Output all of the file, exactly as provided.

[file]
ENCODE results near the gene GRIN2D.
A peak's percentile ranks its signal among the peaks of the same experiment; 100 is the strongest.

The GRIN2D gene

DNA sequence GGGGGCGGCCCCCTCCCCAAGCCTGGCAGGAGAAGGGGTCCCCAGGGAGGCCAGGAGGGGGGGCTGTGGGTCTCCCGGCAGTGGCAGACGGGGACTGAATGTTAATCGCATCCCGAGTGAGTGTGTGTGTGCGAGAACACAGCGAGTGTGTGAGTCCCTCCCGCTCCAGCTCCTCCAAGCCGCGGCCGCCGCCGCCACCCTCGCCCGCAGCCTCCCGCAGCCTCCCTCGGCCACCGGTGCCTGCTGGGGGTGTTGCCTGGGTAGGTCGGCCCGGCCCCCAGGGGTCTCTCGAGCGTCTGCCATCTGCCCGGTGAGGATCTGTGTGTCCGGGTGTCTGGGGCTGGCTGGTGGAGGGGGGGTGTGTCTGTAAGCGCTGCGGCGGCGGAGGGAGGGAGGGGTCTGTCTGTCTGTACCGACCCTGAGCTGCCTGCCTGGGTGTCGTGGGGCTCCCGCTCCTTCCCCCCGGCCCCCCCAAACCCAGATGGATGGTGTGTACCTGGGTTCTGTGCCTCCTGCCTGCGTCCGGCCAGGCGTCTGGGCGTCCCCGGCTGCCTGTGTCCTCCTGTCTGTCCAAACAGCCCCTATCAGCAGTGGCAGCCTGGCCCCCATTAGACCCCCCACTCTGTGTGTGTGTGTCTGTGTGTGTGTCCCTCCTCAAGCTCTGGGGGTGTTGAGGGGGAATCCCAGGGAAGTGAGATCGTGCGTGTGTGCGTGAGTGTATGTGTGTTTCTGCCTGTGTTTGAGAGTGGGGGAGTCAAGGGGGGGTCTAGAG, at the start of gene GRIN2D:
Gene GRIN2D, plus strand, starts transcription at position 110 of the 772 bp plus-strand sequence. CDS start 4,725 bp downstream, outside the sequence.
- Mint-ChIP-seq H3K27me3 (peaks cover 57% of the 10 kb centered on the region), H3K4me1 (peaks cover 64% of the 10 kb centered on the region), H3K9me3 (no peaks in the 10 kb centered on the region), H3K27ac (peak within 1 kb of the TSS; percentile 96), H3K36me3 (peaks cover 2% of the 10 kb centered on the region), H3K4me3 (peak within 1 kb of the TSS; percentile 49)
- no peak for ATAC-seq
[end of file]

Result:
ENCODE results near the gene GRIN2D.
A peak's percentile ranks its signal among the peaks of the same experiment; 100 is the strongest.

The GRIN2D gene

DNA sequence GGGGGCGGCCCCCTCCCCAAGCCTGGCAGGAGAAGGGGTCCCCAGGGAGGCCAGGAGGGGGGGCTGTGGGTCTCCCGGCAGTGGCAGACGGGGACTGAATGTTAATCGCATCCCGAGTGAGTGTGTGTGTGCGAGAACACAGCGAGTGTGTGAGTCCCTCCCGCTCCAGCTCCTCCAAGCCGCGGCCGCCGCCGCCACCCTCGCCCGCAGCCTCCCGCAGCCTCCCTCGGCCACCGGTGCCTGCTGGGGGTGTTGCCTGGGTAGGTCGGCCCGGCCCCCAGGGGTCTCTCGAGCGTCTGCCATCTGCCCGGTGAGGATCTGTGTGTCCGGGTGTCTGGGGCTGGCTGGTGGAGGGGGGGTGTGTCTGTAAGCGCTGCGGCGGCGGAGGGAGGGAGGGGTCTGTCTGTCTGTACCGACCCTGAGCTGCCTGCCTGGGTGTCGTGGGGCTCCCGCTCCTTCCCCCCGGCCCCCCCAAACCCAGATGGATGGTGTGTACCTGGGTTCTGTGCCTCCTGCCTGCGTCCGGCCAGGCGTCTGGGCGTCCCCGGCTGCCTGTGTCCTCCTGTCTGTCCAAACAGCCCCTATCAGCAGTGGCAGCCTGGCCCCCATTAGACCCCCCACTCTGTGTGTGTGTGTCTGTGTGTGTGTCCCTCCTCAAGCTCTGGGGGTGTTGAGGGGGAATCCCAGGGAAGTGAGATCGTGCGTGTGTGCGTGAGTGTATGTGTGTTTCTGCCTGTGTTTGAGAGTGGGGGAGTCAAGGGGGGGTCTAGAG, at the start of gene GRIN2D:
Gene GRIN2D, plus strand, starts transcription at position 110 of the 772 bp plus-strand sequence. CDS start 4,725 bp downstream, outside the sequence.
- Mint-ChIP-seq H3K27me3 (peaks cover 57% of the 10 kb centered on the region), H3K4me1 (peaks cover 64% of the 10 kb centered on the region), H3K9me3 (no peaks in the 10 kb centered on the region), H3K27ac (peak within 1 kb of the TSS; percentile 96), H3K36me3 (peaks cover 2% of the 10 kb centered on the region), H3K4me3 (peak within 1 kb of the TSS; percentile 49)
- no peak for ATAC-seq